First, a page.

Posts for November 2004

The Medium's History is the Message

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Now that New Media is getting old, at least in 'Internet years,' its histories are starting to accumulate. A PBS series has traced the commercial development of the internet (up to the edge of the dot com bubble), and Thames & Hudson has published historicizing texts on new media and internet-based art. But, as most involved in this, hardly homogeneous, field would probably say, the documentation and theorization of new media art is anything but well defined. In recognition of the large gaps in these areas, the Banff New Media Institute is hosting Refresh!: The First International Conference on the Histories of Media Art, Science and Technology. Co-organized by Leonardo/ISAST, the Database for Virtual Art and UNESCO DigiArt, Refresh! aims to further the understanding of art practices that engage with science and technology, from nano- and biotech art experimentation to the problems posed by networked art to curation and preservation. The conference is scheduled to take place from September 28 through October 3, 2005 in Banff, and you have until December 1st to submit proposals for papers. - Ryan Griffis

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Raging by the Book

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In ancient Greek comedy, parabasis named 'a part sung by the chorus, addressed to the audience in the poet's name, and unconnected with the action of the drama.' Calling themselves 'the bodies of rage and longing,' six artists and filmmakers based in the United States - Dimitri Kotsaras, Mr. Flo, Melissa Longenecker, Jennifer Nelson, Michael Wilson, and Natalie Zimmerman - have devised an ongoing, collaborative project to promote parabasis transnationally. With foci in Los Angeles and Athens, The Book of Rage and Longing stages an interrogative return to the putative birthplace of Western democracy. Viewers submit textual or visual rants, connected or unconnected with the daily unfolding dramas of wars worldwide. Unedited, these texts and images are projected on a rooftop facing the Acropolis. An 'interpretive/administrative committee' modifies these contributions, reshaping them into the titular book, segments of which a group of Greek singers then performs. Read in the aftermath of this year's presidential election, these instances of parabasis have begun to seem rather more tragic than comic, as when one self-styled poet opines, 'From those who live like leeches on the people's lives,/ We must take back our land again,/ America.' - Ramsey McGlazer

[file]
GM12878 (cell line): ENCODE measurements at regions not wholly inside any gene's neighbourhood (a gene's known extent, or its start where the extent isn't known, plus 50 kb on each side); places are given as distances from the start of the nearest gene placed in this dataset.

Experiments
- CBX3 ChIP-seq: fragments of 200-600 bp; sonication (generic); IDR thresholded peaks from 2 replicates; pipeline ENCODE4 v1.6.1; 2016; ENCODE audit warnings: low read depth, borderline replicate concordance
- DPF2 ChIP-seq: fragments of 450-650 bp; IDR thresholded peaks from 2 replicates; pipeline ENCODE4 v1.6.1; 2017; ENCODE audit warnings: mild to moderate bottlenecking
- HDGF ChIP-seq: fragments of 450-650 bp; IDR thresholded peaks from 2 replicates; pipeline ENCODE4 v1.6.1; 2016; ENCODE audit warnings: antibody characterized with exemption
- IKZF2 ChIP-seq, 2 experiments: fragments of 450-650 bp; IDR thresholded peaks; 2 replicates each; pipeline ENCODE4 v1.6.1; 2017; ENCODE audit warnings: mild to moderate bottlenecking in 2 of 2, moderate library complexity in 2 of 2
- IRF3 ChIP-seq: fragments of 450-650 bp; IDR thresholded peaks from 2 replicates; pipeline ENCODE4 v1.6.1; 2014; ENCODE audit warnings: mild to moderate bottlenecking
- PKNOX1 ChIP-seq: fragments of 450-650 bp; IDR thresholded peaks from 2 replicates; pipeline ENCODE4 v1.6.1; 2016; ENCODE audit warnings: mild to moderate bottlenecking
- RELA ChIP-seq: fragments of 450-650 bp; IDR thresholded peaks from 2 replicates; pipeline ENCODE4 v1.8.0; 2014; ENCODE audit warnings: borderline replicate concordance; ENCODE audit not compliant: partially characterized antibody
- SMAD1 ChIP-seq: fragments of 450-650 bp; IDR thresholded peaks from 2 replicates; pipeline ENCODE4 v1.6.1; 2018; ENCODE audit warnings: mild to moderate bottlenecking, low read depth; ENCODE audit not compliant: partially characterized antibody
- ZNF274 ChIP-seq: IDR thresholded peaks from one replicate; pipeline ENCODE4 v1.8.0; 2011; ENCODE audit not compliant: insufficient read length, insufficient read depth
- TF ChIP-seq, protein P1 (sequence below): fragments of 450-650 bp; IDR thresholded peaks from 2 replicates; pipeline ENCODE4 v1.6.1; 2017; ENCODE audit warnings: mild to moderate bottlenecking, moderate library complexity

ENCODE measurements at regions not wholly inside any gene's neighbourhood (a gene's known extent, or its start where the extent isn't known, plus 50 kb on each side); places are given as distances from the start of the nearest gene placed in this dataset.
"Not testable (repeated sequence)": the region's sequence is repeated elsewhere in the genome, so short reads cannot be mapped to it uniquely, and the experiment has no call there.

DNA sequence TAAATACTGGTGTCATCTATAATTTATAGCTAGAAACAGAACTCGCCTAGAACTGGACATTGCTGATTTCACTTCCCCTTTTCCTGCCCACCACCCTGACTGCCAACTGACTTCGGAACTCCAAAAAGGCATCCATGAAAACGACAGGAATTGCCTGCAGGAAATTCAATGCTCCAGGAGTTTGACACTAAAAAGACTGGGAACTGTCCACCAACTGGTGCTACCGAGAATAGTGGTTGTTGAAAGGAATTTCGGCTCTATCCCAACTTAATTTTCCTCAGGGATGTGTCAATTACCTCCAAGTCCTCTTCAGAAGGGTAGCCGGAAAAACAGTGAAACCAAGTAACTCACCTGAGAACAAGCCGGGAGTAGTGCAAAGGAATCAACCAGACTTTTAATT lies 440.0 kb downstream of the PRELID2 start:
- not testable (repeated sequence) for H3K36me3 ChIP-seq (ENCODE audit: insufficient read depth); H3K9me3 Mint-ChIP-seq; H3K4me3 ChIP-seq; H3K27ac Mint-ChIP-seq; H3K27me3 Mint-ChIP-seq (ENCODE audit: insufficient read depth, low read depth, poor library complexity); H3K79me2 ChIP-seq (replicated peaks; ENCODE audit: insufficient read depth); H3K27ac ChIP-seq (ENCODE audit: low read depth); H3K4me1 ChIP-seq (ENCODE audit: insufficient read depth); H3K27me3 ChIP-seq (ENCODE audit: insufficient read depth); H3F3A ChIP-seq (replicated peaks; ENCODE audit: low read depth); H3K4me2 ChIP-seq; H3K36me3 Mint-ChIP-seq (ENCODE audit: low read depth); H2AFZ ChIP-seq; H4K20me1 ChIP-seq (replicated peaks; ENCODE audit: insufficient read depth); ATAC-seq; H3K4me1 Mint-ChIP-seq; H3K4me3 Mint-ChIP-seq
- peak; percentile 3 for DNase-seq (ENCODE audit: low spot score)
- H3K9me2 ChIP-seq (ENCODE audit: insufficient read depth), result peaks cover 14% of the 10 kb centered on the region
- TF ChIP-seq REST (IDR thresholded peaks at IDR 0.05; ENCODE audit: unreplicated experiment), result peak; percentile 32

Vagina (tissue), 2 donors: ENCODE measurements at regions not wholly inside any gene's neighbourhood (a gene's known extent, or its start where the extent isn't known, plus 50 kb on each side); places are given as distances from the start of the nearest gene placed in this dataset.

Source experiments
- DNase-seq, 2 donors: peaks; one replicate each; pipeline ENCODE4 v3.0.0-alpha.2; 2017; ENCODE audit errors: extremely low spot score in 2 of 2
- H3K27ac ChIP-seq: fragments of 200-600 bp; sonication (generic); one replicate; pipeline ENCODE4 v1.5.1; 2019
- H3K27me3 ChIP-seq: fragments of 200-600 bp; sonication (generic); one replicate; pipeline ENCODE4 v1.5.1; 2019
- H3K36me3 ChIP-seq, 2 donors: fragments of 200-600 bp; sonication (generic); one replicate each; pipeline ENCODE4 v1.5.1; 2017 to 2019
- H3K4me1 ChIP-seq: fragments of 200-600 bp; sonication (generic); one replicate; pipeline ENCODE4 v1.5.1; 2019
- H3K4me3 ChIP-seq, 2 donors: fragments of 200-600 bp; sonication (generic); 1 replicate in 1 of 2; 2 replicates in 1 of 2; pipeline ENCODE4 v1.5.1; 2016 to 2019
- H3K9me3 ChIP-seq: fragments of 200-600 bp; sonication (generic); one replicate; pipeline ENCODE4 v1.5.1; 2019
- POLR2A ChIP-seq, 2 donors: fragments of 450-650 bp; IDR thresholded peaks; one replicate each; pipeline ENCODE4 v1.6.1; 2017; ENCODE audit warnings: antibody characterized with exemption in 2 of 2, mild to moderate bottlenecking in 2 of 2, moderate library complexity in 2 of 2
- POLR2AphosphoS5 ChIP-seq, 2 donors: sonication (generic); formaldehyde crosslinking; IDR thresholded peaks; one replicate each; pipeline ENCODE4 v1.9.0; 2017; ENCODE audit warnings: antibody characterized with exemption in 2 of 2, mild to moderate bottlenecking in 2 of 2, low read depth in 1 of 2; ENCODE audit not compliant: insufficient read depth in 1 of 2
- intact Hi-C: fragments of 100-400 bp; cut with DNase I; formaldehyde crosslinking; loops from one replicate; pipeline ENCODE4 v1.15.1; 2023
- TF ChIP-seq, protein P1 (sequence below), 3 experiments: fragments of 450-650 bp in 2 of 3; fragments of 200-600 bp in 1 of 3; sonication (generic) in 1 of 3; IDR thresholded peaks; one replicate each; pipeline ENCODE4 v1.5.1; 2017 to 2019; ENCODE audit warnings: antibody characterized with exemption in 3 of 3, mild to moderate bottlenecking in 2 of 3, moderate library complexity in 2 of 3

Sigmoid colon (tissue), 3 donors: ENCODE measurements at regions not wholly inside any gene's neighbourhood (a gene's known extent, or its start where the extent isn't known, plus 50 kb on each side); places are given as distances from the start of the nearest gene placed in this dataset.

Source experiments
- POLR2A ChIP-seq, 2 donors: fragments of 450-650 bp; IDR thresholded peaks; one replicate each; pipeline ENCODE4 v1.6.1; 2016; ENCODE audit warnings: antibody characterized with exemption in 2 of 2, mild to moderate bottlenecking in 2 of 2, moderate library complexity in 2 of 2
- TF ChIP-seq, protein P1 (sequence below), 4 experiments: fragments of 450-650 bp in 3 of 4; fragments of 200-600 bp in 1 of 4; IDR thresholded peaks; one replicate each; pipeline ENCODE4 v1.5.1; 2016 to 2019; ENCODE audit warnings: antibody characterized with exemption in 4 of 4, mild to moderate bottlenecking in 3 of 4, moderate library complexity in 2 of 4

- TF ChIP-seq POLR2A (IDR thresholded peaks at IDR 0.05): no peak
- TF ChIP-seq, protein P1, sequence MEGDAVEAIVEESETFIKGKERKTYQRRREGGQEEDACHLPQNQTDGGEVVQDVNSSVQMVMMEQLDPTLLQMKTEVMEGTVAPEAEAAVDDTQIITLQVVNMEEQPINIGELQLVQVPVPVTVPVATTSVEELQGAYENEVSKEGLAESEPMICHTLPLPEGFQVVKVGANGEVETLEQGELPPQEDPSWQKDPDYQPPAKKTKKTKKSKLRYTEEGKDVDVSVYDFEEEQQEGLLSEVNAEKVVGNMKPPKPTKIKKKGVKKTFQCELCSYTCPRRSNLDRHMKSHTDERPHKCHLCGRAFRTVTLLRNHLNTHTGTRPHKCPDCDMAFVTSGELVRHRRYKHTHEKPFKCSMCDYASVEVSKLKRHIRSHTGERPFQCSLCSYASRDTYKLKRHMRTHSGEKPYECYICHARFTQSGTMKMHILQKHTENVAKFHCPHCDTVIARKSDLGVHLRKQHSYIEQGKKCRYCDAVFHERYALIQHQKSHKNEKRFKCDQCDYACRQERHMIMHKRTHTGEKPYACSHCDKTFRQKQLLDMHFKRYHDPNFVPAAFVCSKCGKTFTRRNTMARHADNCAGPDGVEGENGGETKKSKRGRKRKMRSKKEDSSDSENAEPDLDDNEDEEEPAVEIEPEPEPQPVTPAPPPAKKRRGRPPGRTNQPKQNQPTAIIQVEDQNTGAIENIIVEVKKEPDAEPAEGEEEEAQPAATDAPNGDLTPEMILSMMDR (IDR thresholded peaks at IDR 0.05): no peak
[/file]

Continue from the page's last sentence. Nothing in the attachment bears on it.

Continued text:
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Net Neighbors

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It's getting easier for New Yorkers to keep tabs on their neighbors with Neighbornodes - group message boards on local wireless nodes. Anyone within 300 feet of a node can post and read messages, and as they proliferate, networks will pass messages street by street throughout a geographic community. DIY instructions for adding your own node are provided on the Neighbornode site, which explains that the concept was developed 'because the Internet, while really good at connecting people half-way around the world, is really bad at connecting people who live across the street from each other'. As well as neighborly chat, these local networks are being used to discuss and take action on community issues such as noise levels. Neighbornode was developed by NYU Interactive Telecommunications graduate John Geraci as part of a software package provided by NYCWireless, a volunteer advocacy group whose mission is to promote the development of public access wireless in NYC. Soon there'll be no need for curtain-twitching and gossiping over the back fence. - Helen Varley Jamieson.